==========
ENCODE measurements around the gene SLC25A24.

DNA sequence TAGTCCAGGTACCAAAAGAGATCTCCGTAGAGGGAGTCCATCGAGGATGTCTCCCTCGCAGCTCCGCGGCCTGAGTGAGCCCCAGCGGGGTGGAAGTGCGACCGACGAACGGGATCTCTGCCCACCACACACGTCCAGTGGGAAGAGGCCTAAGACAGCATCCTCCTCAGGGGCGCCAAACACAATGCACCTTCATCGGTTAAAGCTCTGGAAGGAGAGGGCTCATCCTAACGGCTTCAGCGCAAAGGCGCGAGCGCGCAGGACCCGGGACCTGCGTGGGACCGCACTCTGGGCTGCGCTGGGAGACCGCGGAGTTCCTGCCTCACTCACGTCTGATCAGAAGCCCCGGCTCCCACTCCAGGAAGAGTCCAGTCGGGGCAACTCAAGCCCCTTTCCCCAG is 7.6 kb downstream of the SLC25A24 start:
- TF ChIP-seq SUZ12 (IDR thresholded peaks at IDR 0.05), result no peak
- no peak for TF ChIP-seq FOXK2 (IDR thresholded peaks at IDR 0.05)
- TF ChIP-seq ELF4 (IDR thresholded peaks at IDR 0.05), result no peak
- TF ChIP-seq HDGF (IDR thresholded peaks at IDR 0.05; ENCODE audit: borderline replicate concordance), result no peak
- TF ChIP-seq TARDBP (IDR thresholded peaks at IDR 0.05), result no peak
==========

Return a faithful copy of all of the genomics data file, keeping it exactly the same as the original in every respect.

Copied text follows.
ENCODE measurements around the gene SLC25A24.

DNA sequence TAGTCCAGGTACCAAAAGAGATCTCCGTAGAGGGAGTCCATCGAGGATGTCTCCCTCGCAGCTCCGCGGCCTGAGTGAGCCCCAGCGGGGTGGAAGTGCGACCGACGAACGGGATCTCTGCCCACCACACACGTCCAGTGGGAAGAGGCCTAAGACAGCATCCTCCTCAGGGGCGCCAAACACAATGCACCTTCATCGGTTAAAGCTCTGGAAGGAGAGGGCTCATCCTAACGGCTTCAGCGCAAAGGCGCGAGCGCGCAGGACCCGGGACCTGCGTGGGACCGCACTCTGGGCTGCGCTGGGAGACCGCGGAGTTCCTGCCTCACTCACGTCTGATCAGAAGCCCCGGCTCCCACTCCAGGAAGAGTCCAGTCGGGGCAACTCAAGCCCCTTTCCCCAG is 7.6 kb downstream of the SLC25A24 start:
- TF ChIP-seq SUZ12 (IDR thresholded peaks at IDR 0.05), result no peak
- no peak for TF ChIP-seq FOXK2 (IDR thresholded peaks at IDR 0.05)
- TF ChIP-seq ELF4 (IDR thresholded peaks at IDR 0.05), result no peak
- TF ChIP-seq HDGF (IDR thresholded peaks at IDR 0.05; ENCODE audit: borderline replicate concordance), result no peak
- TF ChIP-seq TARDBP (IDR thresholded peaks at IDR 0.05), result no peak